Hunting Plc, a U.K. oil-services provider, agreed to buy Titan Group from Riverstone Holdings LLC for $775 million to expand in unconventional oil and gas services in North America. The shares fell the most since 2008.
The acquisition of Texas-based Titan gives Hunting perforating gun systems for fracturing shale rock and other hardware used in drilling and well maintenance, Hunting said today in a statement. It raised 85.4 million pounds ($139 million) by selling 13.2 million new shares to part-fund the purchase, it said in a separate statement.
Oilfield service providers are competing to boost market share as energy companies add more unconventional hydrocarbon projects, which include shale gas, oil sands and coal-bed methane. London-based Hunting is also seeking to expand in the U.S., where it expects investment in onshore drilling to rise 60 percent to $176 billion in 2016 from 2010, it said.
Hunting fell 10 percent to 646.5 pence in London, the biggest decline since Oct. 6, 2008.
“We have an acquisition strategy, we want to buy businesses that have a global footprint,” Finance Director Peter Rose said today in a telephone interview. With Titan, “there is a potential to go global using our expertise.”
Hunting, due to report first-half results on Aug. 25, expects to post sales of about 250 million pounds and earnings before interest, tax, depreciation and amortization of 35 million pounds. “The current trading and prospects for Hunting is in line with its expectations for the year,” it said.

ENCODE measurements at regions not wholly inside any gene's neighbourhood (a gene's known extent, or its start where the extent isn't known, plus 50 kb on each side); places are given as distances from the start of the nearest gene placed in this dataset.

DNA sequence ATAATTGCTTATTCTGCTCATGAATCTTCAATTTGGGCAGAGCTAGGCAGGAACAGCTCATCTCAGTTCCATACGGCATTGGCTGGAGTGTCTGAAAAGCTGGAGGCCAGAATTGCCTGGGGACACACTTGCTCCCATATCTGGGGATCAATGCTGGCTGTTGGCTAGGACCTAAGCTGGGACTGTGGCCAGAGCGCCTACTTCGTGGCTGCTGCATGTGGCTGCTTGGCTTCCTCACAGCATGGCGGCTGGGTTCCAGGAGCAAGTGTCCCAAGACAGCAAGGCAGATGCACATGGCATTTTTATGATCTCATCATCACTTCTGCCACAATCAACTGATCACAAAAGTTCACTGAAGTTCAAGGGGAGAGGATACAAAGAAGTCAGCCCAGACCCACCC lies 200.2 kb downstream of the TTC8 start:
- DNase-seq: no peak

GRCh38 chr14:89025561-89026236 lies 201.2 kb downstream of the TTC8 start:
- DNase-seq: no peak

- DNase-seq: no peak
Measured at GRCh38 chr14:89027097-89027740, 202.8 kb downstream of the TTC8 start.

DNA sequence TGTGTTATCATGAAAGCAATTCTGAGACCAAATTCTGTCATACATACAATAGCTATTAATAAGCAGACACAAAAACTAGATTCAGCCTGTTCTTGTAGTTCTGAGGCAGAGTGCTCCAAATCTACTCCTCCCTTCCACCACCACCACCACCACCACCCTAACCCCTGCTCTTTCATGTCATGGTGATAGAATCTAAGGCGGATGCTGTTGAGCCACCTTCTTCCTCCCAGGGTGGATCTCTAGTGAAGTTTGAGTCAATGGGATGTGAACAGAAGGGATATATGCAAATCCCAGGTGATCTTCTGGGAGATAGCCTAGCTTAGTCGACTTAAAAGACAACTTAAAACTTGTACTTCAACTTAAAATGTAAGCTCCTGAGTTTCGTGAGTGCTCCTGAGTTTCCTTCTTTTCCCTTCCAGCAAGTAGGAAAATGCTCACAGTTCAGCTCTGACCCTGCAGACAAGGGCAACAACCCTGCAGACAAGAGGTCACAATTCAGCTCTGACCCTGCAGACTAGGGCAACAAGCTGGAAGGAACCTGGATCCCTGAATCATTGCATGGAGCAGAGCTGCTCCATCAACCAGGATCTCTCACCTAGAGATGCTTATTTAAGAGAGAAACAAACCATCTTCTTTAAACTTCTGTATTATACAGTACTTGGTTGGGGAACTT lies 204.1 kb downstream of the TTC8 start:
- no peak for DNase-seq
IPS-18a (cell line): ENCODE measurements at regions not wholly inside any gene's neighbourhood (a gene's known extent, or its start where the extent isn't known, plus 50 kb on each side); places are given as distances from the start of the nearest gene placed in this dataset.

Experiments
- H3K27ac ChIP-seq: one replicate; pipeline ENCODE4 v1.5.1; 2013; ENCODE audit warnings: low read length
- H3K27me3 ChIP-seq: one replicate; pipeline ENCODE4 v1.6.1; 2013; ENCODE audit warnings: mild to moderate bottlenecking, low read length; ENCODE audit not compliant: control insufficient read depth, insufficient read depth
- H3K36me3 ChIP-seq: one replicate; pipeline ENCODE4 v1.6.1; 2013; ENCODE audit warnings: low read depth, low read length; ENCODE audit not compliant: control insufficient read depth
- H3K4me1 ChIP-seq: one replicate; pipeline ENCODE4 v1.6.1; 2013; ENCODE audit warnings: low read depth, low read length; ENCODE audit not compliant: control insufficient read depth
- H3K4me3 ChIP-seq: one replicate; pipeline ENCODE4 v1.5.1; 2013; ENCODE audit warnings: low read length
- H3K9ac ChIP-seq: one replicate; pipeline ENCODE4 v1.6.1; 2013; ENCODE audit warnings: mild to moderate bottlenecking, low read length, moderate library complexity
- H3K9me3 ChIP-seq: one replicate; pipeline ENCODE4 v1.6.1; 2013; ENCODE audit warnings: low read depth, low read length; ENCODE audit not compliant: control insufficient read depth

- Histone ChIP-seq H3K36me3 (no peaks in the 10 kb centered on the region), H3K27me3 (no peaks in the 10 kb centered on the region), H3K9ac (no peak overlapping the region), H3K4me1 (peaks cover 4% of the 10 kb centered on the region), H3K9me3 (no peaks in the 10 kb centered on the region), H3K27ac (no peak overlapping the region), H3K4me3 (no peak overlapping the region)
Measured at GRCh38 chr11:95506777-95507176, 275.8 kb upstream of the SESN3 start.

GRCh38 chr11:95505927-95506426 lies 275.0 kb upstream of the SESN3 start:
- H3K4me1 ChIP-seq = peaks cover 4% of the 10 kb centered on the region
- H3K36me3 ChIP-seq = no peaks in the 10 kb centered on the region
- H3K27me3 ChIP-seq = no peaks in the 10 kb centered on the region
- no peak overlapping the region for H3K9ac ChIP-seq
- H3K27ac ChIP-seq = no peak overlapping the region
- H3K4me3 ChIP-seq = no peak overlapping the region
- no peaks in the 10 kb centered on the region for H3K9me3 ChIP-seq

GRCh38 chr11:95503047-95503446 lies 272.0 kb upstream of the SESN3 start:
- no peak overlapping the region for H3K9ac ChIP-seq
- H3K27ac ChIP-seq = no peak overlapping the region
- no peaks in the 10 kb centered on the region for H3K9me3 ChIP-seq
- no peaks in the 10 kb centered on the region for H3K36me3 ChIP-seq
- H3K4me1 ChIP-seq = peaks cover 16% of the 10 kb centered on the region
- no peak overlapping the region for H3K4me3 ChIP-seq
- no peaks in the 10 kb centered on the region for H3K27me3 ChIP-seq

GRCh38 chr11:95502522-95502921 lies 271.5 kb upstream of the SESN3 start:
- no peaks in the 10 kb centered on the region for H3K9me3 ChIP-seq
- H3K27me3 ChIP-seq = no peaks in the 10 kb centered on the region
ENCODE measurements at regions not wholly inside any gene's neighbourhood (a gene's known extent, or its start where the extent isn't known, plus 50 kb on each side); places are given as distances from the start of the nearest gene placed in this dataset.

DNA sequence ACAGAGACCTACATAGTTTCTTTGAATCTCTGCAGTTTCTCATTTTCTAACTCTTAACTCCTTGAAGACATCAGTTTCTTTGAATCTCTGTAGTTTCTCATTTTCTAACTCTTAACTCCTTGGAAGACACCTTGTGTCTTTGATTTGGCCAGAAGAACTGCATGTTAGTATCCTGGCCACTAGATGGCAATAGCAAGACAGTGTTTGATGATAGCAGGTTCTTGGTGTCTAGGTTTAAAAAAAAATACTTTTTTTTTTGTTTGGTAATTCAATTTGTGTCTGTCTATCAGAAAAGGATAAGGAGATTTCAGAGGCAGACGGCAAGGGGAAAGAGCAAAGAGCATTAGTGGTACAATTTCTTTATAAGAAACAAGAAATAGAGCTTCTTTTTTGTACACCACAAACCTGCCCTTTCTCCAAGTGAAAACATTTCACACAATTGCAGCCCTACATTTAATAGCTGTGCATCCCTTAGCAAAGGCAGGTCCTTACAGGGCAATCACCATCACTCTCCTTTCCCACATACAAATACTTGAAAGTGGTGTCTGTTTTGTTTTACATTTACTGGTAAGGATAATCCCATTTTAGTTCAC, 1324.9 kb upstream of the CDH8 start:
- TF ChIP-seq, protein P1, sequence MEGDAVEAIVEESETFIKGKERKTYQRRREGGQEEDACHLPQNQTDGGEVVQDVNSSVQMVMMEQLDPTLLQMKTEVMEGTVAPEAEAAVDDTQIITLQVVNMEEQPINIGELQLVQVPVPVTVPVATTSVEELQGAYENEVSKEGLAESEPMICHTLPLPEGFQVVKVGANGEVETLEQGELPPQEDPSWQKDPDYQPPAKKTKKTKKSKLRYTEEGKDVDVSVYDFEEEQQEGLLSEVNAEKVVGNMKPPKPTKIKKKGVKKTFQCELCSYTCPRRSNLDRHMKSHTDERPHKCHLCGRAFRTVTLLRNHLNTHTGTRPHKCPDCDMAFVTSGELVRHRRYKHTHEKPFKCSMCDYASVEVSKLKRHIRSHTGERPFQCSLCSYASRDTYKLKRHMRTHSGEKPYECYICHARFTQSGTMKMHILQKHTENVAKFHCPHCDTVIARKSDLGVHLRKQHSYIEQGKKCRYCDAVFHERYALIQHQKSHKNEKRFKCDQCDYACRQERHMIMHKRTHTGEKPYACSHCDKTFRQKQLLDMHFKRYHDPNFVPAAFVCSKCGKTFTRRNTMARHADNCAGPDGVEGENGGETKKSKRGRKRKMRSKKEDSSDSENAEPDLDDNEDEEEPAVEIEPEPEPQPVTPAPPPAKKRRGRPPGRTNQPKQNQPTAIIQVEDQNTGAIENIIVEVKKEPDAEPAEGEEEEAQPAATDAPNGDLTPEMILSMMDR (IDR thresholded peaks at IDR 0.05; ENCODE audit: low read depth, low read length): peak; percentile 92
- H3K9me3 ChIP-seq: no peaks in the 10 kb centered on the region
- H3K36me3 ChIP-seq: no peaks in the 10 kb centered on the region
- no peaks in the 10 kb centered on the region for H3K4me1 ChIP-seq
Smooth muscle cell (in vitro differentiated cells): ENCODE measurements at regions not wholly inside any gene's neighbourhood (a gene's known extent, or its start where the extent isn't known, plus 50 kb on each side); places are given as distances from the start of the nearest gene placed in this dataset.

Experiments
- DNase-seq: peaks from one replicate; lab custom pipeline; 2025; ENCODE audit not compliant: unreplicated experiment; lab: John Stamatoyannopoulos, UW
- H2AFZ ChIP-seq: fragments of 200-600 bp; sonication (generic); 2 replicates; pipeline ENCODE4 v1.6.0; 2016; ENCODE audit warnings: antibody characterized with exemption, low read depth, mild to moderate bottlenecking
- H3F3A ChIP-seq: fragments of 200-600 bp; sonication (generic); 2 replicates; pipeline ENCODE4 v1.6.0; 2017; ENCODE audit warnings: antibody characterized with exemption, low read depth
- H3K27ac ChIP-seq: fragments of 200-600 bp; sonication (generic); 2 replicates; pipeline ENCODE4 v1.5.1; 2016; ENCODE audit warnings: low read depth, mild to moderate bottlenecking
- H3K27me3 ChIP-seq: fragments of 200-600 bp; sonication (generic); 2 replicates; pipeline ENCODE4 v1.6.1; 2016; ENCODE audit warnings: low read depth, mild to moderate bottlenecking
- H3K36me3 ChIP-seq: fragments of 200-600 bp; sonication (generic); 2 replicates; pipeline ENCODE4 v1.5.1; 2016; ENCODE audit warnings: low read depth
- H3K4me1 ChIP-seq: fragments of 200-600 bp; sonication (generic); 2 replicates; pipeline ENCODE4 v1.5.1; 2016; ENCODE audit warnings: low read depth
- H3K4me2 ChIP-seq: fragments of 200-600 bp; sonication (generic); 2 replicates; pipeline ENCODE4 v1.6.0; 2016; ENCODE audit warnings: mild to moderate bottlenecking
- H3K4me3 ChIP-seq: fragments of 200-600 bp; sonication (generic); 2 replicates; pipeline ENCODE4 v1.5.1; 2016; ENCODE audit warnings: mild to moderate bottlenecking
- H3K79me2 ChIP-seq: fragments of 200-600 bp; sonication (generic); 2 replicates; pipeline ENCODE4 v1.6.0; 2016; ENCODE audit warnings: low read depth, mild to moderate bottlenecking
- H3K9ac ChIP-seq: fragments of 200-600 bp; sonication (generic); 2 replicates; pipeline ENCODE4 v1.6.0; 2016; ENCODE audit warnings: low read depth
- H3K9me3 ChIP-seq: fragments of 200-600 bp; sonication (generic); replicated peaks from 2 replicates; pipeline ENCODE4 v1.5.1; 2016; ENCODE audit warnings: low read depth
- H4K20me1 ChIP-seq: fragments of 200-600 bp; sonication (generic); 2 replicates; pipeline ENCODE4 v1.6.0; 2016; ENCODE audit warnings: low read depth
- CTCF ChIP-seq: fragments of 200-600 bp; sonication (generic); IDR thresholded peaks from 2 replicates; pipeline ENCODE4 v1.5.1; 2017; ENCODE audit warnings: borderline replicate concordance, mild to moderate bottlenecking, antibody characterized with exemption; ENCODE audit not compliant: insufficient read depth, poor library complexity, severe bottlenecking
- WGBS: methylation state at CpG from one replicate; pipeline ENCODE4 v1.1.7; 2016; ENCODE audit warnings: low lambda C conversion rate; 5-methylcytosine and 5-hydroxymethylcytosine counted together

Hunting will start making Titan products outside the U.S. and Canada, which account for about 95 percent of its revenue, and is moving into Europe and China, Rose said. In June, Hunting opened an office in China, where shale gas resources may exceed those in the U.S., according to the U.S. Energy Information Administration.
“Titan’s perforating gun systems, charges, switches and instrumentation are complementary to Hunting’s tools,” the British company said. “Hunting is looking to gain further exposure to high-growth unconventional resource plays.”
Titan has a market share of about 30 percent in the U.S., which may increase after the acquisition, Rose said. Hunting is adding explosives to the guns Titan supplies to field-service companies for fracturing wells underground.
As well as the share sale, Hunting will use cash and a 375 million-pound loan from Barclays Plc, Lloyds Banking Group Plc and Royal Bank of Scotland Group Plc to fund the Titan purchase. Barclays Capital and RBS Hoare Govett Ltd. managed the share sale, which represented about 9.9 percent of Hunting’s equity before the placing.